Net Zero Economics and Cost

The Economics of applying Net Zero Technologies is not very well understood by most people.  This mainly is because individuals and corporations are generally involved in only one of the 10 main NZ Technologies, and policy makers depend on these industry “experts” for guidance and understanding.  To help the Renewable Energy market advance and grow at the pace we need to protect our planet, a broader economic understand of all the RE/NZ Technologies is needed. 

Just what do the Net Zero Technologies cost?  It is not a simple question as there are installation costs, operations costs, maintenance/replacement costs, risk “costs”, financing costs, etc.  The only way to combine all of these costs into one figure is to consider the Life Cycle Cost – LCC.  The LCC takes the long view including all costs to help decision-makers chart a sound course for the future.  A ranking of one technology before the other on this LCC Cost/Benefit basis is not the whole picture as we must also keep in mind our ultimate need to reach NZ-80% — a transformation that will require the careful application of ALL the Net Zero Technologies.  Further, the exact ranking of each technology will change from site to site.

 To understand this Net Zero Economics graphic, let’s first take the case of ‘Weatherstripping’ and ‘Double Pane’ windows.  As we all know, weatherstripping and double pane windows are well worth their cost in the amount of energy they save.  Yet, even those technologies began as very expensive and generally not considered essential technologies generations ago.  Thus, they were once at the left of this graphic in the area where only “Pioneers” would adopt them (see Rate of Adoption at the bottom of graph).  Now we understand those technologies are so Cost Effective that they are even required by building codes due to the energy/pollution that they save our whole society.  So, now they are fully at or off the right side of this graph and fully adopted.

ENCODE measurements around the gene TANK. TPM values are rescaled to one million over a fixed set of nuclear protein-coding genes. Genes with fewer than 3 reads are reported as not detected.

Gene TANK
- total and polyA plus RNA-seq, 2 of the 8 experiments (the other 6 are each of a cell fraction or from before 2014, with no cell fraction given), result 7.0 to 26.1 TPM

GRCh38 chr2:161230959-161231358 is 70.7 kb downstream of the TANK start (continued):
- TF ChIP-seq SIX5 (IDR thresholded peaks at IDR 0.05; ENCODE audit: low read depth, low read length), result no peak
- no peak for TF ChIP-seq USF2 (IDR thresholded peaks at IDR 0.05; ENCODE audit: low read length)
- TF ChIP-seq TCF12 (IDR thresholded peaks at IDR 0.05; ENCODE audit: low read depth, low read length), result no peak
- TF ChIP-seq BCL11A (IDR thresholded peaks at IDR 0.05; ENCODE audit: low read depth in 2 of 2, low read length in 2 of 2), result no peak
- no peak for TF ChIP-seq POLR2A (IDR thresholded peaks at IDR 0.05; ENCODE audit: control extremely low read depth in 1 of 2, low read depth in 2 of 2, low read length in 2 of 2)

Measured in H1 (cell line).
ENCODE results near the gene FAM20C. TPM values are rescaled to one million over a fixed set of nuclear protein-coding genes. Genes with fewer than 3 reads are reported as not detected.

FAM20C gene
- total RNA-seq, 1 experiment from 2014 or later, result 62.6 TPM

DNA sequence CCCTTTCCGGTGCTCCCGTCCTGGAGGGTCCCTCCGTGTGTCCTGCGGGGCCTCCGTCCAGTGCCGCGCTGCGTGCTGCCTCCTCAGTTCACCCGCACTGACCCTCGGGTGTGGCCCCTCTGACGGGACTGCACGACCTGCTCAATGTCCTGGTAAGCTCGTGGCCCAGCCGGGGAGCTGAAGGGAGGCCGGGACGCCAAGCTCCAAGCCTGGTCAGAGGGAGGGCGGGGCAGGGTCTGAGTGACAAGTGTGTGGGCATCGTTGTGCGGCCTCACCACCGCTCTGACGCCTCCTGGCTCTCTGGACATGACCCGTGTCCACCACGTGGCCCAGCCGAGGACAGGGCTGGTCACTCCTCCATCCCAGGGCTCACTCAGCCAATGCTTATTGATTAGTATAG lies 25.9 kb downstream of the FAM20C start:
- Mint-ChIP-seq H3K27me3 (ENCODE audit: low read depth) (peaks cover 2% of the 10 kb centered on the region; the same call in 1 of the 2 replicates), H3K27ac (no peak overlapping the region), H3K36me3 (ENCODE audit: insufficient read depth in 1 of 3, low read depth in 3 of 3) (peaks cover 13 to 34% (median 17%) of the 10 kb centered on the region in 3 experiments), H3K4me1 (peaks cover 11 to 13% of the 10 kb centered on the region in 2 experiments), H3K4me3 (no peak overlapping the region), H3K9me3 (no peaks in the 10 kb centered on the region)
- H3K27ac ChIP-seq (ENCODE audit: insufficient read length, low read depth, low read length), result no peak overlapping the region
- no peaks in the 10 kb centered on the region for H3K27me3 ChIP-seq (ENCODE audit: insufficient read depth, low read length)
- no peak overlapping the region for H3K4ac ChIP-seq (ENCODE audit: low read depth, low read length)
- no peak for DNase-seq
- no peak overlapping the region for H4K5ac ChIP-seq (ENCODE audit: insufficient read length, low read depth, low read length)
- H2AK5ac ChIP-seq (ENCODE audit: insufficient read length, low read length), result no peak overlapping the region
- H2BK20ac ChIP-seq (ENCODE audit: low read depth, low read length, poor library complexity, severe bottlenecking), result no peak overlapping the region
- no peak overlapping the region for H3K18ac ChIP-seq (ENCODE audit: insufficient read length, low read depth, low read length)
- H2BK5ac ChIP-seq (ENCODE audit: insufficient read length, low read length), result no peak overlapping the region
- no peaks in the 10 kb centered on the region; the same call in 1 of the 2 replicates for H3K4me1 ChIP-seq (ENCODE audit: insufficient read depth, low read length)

At the other end of the scale is Nuclear. Nuclear is a “clean energy” is some respects, but there are serious safety, waste, and cost considerations that must be considered.  At this point in time, Nuclear has an initial installation cost in the $5-$10/watt range, and is thus far more expensive to install than PV at about $2.50-$3.50/watt.  The result is Nuclear power plants are no longer being built because of a combination of their far higher cost (2x-3x), waste, and safety risk factors.  This places Nuclear at the far left of the graph in the area that very few will adopt it.

In between, we find all the other Net Zero Technologies with Wind and GHP being the current adoption leaders and Foam Insulation (an EE technology) and PV in rapid pursuit.  There is a large combination of factors that place each of these key Net Zero Technologies in their particular position, and their relative positions do vary according to the specific geologic location, climatological location, local thermal/electrical demand needs, incentives, etc.  Please see our Net Zero Technologies page for a full rundown of all the factors that impact the rate of adoption for each of these technologies.

Questions?  Comments?

Do you have some valuable input on this Net Zero Technologies Economic Ranking?  Share you thoughts via the Friends Page, or join and post a comment on the Net Zero Movement LinkedIn Forum.